Coachella Valley healthcare executives joined with statewide leaders at the CA Forward Economic Summit (October 11-13, 2023 in Indian Wells) to discuss a new collaborative model designed to increase the number of nurses and allied healthcare providers that live and work in the Coachella Valley.
The bottom line: There are about 2,700 registered nurses employed at the Coachella Valley’s three local hospitals – and 500 openings for nurses each year. To fill the gap, our local colleges produce only 50 annual graduates. The rest of the RN openings are filled with contract registry nurses, at about four times the cost.
The opportunity: Workforce development is a team sport. In that spirit, local healthcare employers are working in collaboration to solve the near-term need for more nurses and create shared strategies for the future via the Coachella Valley Healthcare Workforce Roundtable. The solution includes braiding federal, state, and local investment to build capacity and expand access for local students, including funding from California Jobs First (formerly CERF), focused on those working in communities traditionally left behind to ensure that equity is embedded in any plan moving forward.
Workforce issues in the Coachella Valley pretty much mirror what’s happening in the state and nation; the demand for physicians, specialty physicians, advanced practice providers, physical therapists, and RNs is high in the Coachella Valley.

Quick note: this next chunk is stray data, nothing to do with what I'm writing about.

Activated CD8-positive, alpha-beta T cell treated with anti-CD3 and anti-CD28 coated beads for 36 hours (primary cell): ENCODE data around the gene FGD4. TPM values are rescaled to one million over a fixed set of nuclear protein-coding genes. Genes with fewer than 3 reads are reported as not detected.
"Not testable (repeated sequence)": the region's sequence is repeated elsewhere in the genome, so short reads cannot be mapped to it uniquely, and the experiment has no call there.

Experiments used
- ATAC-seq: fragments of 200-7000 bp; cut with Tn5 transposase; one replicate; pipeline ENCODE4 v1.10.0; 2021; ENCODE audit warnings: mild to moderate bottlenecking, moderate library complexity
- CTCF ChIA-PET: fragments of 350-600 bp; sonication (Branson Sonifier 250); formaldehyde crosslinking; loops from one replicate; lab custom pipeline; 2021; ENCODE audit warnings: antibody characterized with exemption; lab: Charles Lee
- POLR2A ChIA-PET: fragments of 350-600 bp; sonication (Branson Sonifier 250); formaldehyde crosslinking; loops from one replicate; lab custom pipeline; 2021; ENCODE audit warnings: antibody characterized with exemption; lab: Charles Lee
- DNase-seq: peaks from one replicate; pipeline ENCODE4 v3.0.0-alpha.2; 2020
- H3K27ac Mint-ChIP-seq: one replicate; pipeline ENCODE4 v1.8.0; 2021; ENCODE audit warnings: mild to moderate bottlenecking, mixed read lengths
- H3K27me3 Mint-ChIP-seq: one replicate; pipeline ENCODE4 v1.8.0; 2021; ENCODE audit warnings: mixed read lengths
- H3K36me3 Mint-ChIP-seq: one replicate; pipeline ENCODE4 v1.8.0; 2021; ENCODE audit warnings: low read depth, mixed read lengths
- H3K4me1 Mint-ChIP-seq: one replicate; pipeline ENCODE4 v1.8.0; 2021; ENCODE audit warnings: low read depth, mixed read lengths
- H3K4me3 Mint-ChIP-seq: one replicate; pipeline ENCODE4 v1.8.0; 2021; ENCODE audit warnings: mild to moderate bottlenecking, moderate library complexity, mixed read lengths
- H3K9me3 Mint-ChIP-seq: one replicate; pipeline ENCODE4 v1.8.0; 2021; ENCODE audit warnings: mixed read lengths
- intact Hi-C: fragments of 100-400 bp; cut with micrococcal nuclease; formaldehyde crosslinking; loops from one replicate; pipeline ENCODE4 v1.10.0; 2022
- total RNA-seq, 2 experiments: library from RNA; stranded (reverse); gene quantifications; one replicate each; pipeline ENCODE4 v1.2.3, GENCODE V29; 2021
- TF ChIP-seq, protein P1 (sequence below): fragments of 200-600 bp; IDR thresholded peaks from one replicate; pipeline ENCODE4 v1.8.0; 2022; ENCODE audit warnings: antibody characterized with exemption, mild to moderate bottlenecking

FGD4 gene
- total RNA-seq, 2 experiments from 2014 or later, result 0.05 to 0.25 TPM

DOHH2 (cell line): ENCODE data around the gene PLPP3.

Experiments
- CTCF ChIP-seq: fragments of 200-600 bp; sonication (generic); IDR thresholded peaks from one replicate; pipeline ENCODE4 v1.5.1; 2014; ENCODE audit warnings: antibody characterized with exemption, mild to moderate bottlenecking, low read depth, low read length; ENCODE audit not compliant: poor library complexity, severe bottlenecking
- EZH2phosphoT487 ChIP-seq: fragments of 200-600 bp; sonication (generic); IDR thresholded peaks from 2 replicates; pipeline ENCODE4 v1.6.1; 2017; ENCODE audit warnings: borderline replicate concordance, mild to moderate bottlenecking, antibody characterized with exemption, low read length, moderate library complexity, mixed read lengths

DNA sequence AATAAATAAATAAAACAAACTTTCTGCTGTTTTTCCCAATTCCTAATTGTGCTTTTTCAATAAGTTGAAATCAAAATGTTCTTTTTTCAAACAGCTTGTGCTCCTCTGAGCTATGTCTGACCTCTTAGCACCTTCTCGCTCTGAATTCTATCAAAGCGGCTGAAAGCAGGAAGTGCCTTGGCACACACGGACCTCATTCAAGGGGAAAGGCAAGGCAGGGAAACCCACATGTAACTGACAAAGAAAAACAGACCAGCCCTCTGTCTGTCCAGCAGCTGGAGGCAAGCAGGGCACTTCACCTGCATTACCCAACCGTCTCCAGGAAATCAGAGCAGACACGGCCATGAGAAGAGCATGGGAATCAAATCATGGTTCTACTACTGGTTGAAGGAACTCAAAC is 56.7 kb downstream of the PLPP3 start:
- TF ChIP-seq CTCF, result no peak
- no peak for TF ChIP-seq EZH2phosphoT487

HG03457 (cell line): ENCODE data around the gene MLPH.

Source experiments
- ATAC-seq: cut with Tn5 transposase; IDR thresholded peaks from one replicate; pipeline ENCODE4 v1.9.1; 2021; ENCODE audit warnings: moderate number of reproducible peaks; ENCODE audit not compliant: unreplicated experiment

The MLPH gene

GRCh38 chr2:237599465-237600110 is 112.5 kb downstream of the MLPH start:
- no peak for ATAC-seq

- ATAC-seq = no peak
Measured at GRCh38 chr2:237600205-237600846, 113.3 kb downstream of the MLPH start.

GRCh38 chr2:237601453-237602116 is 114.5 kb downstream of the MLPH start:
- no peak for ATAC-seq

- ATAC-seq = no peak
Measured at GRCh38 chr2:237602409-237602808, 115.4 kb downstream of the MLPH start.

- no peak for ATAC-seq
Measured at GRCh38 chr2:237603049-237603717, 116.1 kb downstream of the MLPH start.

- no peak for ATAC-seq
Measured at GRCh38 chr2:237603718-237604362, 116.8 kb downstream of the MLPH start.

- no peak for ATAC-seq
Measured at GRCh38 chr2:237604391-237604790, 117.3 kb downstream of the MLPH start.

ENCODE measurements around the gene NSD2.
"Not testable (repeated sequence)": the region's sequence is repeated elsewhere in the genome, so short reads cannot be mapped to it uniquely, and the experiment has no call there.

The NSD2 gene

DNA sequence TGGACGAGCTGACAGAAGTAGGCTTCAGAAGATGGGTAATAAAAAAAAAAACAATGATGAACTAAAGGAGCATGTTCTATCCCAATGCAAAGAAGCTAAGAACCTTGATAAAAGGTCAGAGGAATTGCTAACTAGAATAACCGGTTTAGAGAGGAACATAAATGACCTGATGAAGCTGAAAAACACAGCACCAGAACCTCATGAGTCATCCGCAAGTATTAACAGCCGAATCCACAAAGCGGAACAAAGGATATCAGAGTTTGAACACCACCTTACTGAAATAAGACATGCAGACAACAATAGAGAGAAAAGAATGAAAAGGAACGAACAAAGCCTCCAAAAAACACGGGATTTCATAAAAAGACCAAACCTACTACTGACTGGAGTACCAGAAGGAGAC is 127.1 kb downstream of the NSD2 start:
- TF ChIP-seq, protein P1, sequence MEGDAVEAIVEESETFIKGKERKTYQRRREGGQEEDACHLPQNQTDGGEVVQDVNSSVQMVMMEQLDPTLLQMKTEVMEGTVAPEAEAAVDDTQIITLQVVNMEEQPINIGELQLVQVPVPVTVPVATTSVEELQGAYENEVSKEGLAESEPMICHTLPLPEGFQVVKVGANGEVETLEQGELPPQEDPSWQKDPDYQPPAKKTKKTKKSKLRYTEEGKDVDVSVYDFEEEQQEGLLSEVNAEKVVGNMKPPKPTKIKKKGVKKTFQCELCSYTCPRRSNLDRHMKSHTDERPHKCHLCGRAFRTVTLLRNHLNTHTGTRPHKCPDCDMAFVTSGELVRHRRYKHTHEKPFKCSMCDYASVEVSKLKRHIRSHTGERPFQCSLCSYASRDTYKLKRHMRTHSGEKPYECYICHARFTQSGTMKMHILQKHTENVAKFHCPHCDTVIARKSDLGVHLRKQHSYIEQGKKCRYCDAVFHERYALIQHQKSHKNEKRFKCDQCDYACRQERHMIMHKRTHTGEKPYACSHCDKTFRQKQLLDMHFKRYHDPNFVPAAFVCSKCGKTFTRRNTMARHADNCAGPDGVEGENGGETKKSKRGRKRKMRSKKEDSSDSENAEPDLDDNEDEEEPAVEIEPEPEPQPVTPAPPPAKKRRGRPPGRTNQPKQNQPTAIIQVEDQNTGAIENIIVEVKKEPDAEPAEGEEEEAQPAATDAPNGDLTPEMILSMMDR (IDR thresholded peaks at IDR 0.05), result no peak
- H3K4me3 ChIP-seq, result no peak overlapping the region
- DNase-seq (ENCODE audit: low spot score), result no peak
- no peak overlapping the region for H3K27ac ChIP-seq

Thinking about the learner who is in the Coachella Valley and thinking about not just them as the future workforce, but what they need in terms of a wraparound sort of education to be able to get to that workforce. The workforce needs locally to look like the state and nation. We all know that our health outcomes and equity and access are directly related to a culturally competent and responsive workforce.
The local student population is in high poverty. About 82% are on free and reduced-price meals, 30% in poverty. Local students are oftentimes first-generation students who need a lot of support all across their pipeline from K-12 into college and into the workforce in order to be ready and to have confidence, competence, and feel like they have the power to be able to be the change for the future.
The roundtable group came together as a result of a local discussion taking place across the last couple of years around workforce shortage, specifically 75% of the healthcare workforce challenge right now is RNs. So the roundtable looked at the numbers, with 2,700 RNs employed at the three hospitals locally, 20% are contract registry RNs. That’s not sustainable. It is a problem from many perspectives, including from the financial perspective, but also continuity of care.
The local healthcare leaders have made a common commitment to be about employer-led change Instead of waiting for the education system to put out the pipeline.
“Each of us is trying to increase the access to care, and you increase the access to care by hiring more nurses and more healthcare providers,” Desert Care Network’s Linda Evans stated. “And how do we collectively work together as a region to combine our efforts and co-invest to create a pay-it-forward pipeline of nurses that mostly are local?”